Saying Yes

Sunday, Dec. 21, 2014
Christ Lutheran Church – Manchester, PA
Luke 1:26-38

Will you do me a favor? How many times has someone asked you to do them a favor and before they even tell you what they want you to do you say yes? Probably not too often. Usually, we want to know what it is that they want us to do. If we know the person really well, we may say a tentative and shaky….yes – maybe. But if we don’t know them well, we wait for more information. We need to know if it’s something we can do. Are we able to do it? Is it possible? So we want the details. We need the specifics. We don’t just jump right in and say yes without even knowing what we’re getting ourselves into.

But that’s not the case for Mary. In Luke’s gospel today we hear that the angel Gabriel came to Mary greeting her not by her name, but “favored one.” In other words, she had already been chosen to do God a great big favor. The angel was just waiting for Mary to say yes. God was waiting for Mary to say yes. “But she was much perplexed” by the angel’s strange words and “pondered what sore of greeting this might be.” Mary was trying to figure out what on earth was happening. What did the angel want? And the words “do not be afraid” were probably not any more comforting to Mary than they would be to us today. When someone says “don’t be afraid” it often signals that something they are about to reveal will cause us to be afraid. It means something is about to happen.

Something was about to happen to Mary. She – a young teenage girl between 13 and 14 years of age – was chosen by God to be the instrument through which God will bring forth the savior of the world. Mary was chosen not because she was the most important person in the village, not because she was the most educated person, not because she was the most religious, but because God felt she was the right person for this holy vocation – the mother of the messiah. What an honor, yet Mary never signed up for this. Like most of the prophets in the Scriptures, Mary had questions and so would we. “Wait a minute,” she said to the angel, “how can this be?” It’s a reasonable question and I’m sure we don’t have the whole story. I’m sure Luke did not write down everything that Mary was thinking or feeling. It must have been overwhelming and not in a positive way.

To say yes to what God was asking of her would have been to subject herself to ridicule and scandal. A young girl engaged to be married and already pregnant? Even in today’s society that causes quite a stir. Imagine what that would mean back in the ancient middle east 2000 years ago or even in that culture today? She could be stoned to death! Accepting this task could very likely mean that Mary might die. That’s a lot to ask of a young girl. That’s a lot to ask of anyone.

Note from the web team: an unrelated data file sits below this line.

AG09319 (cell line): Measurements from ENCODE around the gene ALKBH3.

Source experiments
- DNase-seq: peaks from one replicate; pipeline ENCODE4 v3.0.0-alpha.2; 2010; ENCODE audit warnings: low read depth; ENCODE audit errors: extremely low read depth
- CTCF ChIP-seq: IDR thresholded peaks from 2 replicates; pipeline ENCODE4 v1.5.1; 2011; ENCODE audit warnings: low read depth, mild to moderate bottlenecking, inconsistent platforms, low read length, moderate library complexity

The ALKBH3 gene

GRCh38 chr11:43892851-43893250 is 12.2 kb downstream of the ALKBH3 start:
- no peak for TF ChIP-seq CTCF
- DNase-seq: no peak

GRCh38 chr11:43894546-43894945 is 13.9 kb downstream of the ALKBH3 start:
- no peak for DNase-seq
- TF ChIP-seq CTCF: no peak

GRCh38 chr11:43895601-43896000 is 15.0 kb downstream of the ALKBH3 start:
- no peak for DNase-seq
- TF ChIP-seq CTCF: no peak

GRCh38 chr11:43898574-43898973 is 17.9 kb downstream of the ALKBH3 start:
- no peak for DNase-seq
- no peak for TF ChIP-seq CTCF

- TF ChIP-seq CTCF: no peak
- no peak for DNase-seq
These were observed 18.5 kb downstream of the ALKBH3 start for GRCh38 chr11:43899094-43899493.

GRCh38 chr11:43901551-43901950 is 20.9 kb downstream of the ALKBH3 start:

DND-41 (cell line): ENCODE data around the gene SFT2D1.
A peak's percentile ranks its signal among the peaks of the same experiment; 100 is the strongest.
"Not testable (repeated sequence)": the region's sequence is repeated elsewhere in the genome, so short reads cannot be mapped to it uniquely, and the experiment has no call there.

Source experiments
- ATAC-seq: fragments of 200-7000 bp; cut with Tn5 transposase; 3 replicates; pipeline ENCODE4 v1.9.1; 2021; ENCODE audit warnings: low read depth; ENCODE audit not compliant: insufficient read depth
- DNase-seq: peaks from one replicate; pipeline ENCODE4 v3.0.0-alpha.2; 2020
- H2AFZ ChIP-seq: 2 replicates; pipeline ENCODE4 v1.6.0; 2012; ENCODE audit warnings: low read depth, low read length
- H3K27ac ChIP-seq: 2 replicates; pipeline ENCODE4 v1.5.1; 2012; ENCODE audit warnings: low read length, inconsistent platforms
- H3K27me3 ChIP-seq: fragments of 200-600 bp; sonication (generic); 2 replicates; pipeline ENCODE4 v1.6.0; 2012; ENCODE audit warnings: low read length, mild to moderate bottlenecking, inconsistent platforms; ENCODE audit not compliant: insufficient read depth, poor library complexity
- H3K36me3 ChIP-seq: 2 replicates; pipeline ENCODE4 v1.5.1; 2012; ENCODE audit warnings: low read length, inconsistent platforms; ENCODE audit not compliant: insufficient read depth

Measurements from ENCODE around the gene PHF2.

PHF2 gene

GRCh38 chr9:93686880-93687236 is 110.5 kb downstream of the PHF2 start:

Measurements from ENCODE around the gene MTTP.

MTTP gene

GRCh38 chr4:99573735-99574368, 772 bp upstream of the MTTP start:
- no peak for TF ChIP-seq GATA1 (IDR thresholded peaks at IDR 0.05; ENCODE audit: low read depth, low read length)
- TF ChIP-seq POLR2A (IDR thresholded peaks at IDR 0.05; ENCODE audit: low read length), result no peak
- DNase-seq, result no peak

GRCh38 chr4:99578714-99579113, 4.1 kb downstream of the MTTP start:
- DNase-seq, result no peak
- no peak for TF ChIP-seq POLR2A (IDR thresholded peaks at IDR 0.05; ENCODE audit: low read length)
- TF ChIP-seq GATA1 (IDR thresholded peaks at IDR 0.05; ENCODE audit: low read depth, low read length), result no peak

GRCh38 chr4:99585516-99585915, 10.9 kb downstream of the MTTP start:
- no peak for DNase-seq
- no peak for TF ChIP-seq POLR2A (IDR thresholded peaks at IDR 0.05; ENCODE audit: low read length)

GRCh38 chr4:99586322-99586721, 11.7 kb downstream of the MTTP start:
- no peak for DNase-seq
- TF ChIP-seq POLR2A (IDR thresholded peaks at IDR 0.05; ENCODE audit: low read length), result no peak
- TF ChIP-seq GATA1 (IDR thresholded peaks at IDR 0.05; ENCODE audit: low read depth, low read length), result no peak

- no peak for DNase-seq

But doesn’t God ask the same of us today? God has a vocation – a special task – for each and every one of us. Some of us are called to be parents, teachers, factory workers, farmers, office workers, and dozens of other kinds of jobs. God uses our vocations as a means to proclaim God’s glory. God equips us with the skills needed to do what we are called to do. Through our baptism God has called us to be disciples of Christ and to follow in His footsteps, to continue the ministry Jesus began, and to bring about the kingdom of God here on earth. We don’t have all the facts. We don’t have all the answers. Sometimes the things God asks of us are difficult and seem impossible. Love our neighbors? Love the people who may not love us back? Forgive those who hurt us? Put God before everything and everyone else in our lives? Trust God even when it feels like we are walking in the dark? Trust God even when we don’t know how things are going to turn out? Wait for the Holy Spirit to guide us where we need to go rather than go in our own direction?

Saying yes to God can be hard. Jonah tried to run away from what God wanted him to do, but eventually Jonah couldn’t escape. Moses tried to say send someone else because he didn’t feel he could speak well enough. David was just a boy when God called him to be a king. And Mary was just a young girl when God said you are the one I want. Yet God doesn’t force anyone. God too waits.

In this season of Advent as we await for the birth of the Christ child. As we await for the coming of Christ again we wait sometimes with doubts. We wait with questions. We wait not knowing all the answers. We wait wondering how it is that God calls us to be disciples, and prophets, and messengers of the gospel. We wait wondering how God can use simple ordinary people like us. We wait wondering how in a world filled with so much darkness and pain how God can use us as instruments of light. And while we wait, God waits too.